This summer, we had the ultimate opportunity to put our model to the test with large volumes of students working together during a Tropical Treasure Hunt. We had the students do similar competitions that adults take on in our successful corporate team building events, such as our Blindfolded Maze, foam-tipped arrow Archery Tag, challenges in the Pirates Treasure Museum, and even our Create-A-Castle sandcastles building contest. All games were tweaked to be developmentally appropriate for the various age groups. 

After a busy summer I am happy to report that we had children from the Girl Scouts, The Boys and Girls Club of St. Thomas/St. John, and VI Department of Parks and Rec try their first Tropical Treasure Hunt. They loved it! The children and staff both walked away with memories to last a lifetime. As Ms. Jaqueline Brown, Regional Director of Virgin Islands Boys and Girls Club of St. Thomas/St. John, said “The Boys & Girls Club of St. Thomas/St. John, Inc. summer experience with the [Tropical Treasure Hunt] has been nothing short of amazing. It has been the perfect fit for our youths on both islands…The staff were very professional, respectful and helpful and gave guidance to the different adventures.” 

We are finalizing contracts with both private and public schools to offer our services to hundreds of children over the coming school year. If these contracts go through, we will have the incredible opportunity to make an indelible positive impact on the youth of both the US Virgin Islands and St. Petersburg, FL. Our service has the potential to assist with sharpening the social and emotional tools to help kids grow into higher-functioning and healthier adults. It gives the team and me an even stronger sense of purpose and belief in our “Edu-Tainment” service. Knowing that this business started off with an idea to create a shared experience with someone I cared about in the form of a treasure hunt, to then forming a powerful developmental tool for the youth with a team of talented people, well, the satisfaction I feel is beyond words.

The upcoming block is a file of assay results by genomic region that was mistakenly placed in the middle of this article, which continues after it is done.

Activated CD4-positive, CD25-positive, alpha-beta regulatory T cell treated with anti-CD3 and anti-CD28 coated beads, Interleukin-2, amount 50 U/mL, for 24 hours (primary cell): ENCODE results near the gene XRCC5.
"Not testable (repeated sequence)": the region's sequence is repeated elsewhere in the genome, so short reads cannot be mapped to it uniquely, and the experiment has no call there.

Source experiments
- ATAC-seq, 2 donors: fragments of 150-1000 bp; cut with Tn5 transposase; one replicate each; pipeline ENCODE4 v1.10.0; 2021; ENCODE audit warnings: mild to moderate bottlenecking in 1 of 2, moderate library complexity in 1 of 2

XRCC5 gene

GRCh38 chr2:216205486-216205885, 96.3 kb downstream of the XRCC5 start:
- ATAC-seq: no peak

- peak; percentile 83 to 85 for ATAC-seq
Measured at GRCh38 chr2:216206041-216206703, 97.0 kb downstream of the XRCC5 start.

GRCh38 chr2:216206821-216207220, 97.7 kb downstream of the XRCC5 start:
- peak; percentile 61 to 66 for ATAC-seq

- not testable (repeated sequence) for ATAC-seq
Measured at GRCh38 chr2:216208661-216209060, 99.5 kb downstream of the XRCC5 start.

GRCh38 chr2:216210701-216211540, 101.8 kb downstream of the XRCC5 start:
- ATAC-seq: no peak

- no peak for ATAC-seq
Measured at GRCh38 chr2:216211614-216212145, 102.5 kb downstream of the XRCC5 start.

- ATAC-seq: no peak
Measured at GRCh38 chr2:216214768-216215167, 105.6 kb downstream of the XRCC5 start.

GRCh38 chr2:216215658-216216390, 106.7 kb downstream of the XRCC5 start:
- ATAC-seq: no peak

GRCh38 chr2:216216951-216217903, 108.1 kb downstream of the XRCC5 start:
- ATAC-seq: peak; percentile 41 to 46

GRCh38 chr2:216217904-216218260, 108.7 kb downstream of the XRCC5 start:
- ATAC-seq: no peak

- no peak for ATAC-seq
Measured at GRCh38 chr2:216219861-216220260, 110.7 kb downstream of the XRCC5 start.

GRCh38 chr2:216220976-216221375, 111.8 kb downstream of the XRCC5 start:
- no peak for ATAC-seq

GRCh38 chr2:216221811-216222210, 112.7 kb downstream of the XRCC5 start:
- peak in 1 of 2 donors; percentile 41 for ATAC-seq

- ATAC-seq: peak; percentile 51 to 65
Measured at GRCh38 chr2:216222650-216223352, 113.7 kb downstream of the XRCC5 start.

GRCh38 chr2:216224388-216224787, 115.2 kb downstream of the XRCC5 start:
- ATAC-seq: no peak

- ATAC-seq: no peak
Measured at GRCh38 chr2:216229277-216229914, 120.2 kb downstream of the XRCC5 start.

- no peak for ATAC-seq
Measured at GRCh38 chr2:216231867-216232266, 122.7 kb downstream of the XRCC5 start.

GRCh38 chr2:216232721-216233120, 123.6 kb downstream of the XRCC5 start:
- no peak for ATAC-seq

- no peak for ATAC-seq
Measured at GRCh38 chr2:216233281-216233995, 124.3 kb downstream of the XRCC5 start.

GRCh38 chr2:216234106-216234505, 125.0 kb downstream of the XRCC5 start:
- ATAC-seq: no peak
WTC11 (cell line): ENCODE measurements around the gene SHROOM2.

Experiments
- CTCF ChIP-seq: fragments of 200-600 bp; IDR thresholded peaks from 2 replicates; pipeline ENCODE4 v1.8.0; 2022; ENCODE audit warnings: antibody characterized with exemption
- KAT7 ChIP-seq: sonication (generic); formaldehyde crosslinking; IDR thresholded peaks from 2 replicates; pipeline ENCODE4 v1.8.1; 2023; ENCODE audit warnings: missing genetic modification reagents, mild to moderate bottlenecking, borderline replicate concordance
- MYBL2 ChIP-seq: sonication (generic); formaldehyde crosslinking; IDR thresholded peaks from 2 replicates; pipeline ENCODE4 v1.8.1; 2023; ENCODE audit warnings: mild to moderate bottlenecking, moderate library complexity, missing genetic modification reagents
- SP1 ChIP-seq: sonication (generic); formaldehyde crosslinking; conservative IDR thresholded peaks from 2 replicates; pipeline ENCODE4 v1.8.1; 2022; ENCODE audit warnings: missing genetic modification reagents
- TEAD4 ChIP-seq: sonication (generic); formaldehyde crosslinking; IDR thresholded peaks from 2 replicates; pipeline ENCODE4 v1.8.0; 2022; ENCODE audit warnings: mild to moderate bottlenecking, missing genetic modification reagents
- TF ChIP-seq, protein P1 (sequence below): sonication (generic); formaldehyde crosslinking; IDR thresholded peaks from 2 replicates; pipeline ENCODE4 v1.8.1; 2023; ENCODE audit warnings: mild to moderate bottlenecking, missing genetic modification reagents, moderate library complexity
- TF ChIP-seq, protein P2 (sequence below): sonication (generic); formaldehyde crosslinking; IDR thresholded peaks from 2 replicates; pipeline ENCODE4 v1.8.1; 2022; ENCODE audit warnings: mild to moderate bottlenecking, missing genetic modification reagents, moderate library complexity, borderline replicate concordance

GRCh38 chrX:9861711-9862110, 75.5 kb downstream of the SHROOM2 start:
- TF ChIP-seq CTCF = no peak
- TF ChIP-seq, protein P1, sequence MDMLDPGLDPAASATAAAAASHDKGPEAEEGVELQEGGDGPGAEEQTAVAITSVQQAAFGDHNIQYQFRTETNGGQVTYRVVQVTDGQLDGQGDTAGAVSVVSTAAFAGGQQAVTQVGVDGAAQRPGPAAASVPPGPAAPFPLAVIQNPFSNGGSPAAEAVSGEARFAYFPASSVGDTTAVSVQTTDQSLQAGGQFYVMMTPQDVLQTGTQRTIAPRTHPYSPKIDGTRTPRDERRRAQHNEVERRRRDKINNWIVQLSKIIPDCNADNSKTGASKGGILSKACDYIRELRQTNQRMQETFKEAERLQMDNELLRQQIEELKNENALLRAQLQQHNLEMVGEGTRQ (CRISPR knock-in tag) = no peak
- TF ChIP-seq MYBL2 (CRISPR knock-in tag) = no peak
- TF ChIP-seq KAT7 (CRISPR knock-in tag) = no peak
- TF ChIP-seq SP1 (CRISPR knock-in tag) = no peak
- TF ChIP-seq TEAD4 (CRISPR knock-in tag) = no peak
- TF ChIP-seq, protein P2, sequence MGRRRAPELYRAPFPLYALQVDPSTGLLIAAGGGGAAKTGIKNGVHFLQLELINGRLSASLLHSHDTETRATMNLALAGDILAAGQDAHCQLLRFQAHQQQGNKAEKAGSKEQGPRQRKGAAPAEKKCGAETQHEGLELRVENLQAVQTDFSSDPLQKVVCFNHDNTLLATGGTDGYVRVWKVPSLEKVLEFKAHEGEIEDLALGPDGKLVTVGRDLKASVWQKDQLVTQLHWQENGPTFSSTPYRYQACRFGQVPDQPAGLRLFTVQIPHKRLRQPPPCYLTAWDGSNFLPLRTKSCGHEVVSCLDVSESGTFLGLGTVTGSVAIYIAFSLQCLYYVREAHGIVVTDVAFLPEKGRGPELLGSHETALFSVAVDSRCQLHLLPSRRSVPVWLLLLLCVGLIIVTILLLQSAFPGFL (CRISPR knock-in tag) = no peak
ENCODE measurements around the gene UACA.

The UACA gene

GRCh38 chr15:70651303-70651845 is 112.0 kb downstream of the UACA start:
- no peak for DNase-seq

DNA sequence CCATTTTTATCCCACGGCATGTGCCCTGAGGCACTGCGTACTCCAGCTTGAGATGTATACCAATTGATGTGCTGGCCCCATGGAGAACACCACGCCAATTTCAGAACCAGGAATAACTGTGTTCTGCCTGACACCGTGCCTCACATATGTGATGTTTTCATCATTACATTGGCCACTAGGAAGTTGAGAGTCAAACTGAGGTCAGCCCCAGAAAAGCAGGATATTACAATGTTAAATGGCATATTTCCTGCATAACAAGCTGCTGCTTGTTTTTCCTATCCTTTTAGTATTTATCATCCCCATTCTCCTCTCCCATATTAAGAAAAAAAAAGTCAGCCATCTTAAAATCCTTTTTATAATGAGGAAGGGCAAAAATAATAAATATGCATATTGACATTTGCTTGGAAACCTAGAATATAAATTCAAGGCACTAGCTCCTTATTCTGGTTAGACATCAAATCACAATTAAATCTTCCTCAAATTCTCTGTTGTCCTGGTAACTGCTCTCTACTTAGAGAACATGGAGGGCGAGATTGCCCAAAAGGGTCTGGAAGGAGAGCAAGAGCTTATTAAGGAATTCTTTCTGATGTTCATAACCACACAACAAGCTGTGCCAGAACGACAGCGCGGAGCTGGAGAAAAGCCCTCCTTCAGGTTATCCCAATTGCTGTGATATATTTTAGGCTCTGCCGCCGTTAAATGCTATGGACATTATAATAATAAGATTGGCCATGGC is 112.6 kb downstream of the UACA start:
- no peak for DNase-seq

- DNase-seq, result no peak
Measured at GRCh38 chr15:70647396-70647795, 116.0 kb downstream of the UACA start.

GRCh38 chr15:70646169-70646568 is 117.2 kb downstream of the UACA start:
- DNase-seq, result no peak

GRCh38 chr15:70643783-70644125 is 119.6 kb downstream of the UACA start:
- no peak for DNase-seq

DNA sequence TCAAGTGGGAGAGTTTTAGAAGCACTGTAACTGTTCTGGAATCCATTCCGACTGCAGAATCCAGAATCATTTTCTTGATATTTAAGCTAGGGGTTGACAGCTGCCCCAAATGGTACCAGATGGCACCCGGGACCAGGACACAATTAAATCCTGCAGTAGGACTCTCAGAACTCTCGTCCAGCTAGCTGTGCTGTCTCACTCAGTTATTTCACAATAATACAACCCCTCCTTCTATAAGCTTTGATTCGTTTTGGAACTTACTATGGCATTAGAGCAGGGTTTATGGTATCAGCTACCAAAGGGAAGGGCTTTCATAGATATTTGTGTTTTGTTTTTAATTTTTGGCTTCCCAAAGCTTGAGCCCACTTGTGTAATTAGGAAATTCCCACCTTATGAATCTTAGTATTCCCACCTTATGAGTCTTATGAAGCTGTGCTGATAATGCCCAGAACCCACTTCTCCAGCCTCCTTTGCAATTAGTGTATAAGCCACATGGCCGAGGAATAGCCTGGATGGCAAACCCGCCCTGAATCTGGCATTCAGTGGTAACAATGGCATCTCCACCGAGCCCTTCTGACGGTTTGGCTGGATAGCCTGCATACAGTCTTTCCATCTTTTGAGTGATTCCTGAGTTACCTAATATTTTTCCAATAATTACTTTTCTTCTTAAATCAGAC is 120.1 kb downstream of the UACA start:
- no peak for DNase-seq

Do you have children at a school or after school program that could benefit from our SEL program? Please let us know and we can provide your school with our SEL packet. 

A cursive signature reading "Anthony Schultz"


Email: anthony@tropicaltreasurehunt.com 


Elias, Zins, Weissberg et al., 1997. “The Impact of Enhancing Students’ Social and Emotional Learning: A Meta-Analysis of School-Based Universal Interventions.” https://pubmed.ncbi.nlm.nih.gov/21291449/